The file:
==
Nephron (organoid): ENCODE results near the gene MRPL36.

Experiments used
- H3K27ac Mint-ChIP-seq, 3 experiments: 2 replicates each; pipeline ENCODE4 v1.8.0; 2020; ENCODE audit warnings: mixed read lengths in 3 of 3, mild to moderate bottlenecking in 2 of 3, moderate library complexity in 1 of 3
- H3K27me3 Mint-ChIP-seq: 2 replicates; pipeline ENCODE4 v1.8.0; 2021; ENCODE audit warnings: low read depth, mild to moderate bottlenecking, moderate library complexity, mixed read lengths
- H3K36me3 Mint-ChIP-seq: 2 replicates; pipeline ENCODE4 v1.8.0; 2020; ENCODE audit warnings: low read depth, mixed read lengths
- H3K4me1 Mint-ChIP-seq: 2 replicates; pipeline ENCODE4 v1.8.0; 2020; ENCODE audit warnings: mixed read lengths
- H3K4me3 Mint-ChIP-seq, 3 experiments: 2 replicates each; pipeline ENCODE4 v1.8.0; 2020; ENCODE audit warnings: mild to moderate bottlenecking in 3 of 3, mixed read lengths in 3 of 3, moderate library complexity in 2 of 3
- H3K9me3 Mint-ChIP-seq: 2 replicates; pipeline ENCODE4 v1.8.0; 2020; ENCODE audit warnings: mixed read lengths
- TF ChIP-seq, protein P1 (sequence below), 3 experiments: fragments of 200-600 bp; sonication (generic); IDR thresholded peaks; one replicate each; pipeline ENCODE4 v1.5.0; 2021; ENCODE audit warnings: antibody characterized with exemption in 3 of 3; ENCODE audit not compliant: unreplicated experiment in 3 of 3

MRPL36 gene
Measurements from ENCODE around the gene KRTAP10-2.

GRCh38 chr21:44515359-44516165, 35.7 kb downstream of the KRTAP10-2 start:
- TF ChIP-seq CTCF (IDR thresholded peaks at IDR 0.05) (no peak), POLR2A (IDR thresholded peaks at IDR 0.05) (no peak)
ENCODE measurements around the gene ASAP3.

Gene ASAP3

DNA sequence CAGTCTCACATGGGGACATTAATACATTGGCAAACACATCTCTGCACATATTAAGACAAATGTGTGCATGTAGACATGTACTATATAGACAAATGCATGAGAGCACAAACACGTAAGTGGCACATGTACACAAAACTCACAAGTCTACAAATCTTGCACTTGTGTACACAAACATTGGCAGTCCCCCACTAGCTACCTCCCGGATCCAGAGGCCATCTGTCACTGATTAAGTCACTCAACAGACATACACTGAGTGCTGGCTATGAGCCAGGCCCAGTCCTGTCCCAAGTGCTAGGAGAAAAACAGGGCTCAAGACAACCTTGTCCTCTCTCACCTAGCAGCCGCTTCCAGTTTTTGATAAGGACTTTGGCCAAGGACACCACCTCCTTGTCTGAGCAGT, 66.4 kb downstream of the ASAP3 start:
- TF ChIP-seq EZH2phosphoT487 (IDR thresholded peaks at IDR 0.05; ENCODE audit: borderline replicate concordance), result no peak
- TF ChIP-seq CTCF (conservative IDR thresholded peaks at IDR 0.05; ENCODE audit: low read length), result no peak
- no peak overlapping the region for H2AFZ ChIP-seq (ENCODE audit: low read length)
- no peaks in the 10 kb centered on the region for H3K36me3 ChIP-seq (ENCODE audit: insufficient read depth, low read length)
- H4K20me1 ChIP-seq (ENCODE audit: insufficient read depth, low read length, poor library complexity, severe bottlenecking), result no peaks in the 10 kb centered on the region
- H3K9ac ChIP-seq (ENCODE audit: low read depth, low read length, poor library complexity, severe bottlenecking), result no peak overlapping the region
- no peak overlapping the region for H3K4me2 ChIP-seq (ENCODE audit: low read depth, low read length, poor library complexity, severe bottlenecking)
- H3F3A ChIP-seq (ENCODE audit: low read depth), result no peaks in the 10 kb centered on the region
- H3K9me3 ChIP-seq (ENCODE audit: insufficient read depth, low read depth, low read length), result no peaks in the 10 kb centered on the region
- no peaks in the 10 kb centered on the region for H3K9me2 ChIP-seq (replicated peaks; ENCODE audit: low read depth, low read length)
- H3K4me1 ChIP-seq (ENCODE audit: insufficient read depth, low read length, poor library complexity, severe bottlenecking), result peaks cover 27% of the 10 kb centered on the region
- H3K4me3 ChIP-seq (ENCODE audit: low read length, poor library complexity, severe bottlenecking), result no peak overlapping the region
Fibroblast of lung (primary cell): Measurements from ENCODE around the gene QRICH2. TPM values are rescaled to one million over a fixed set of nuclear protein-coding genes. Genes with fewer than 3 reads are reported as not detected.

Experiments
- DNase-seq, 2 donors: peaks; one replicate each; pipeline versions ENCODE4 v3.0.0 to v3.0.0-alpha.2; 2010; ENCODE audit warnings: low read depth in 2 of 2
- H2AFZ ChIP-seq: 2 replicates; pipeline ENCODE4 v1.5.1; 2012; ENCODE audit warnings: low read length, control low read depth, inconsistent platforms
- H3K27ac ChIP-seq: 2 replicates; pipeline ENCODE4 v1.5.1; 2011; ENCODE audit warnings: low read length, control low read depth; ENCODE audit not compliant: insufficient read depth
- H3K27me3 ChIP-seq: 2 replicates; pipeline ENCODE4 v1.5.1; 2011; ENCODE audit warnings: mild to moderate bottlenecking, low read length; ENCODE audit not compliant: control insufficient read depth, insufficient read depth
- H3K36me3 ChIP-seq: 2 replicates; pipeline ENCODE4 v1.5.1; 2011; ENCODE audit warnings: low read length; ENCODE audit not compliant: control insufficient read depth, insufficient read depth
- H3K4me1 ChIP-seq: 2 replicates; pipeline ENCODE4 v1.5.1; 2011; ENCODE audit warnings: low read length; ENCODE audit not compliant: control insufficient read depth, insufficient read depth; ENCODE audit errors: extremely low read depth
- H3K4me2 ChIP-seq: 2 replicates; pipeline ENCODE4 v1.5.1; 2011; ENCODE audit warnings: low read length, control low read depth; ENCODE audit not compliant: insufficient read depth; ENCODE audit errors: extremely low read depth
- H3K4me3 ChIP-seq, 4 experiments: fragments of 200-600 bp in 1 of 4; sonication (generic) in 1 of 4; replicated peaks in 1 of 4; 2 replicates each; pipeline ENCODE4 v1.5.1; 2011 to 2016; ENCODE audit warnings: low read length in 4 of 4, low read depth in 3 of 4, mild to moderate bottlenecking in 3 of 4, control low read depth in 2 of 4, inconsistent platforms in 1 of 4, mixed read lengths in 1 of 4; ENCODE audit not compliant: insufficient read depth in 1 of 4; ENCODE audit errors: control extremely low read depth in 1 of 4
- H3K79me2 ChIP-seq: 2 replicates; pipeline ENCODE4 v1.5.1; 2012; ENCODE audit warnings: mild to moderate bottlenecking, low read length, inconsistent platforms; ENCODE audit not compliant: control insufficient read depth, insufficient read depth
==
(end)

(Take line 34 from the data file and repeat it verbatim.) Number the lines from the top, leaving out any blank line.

- H3K27me3 ChIP-seq: 2 replicates; pipeline ENCODE4 v1.5.1; 2011; ENCODE audit warnings: mild to moderate bottlenecking, low read length; ENCODE audit not compliant: control insufficient read depth, insufficient read depth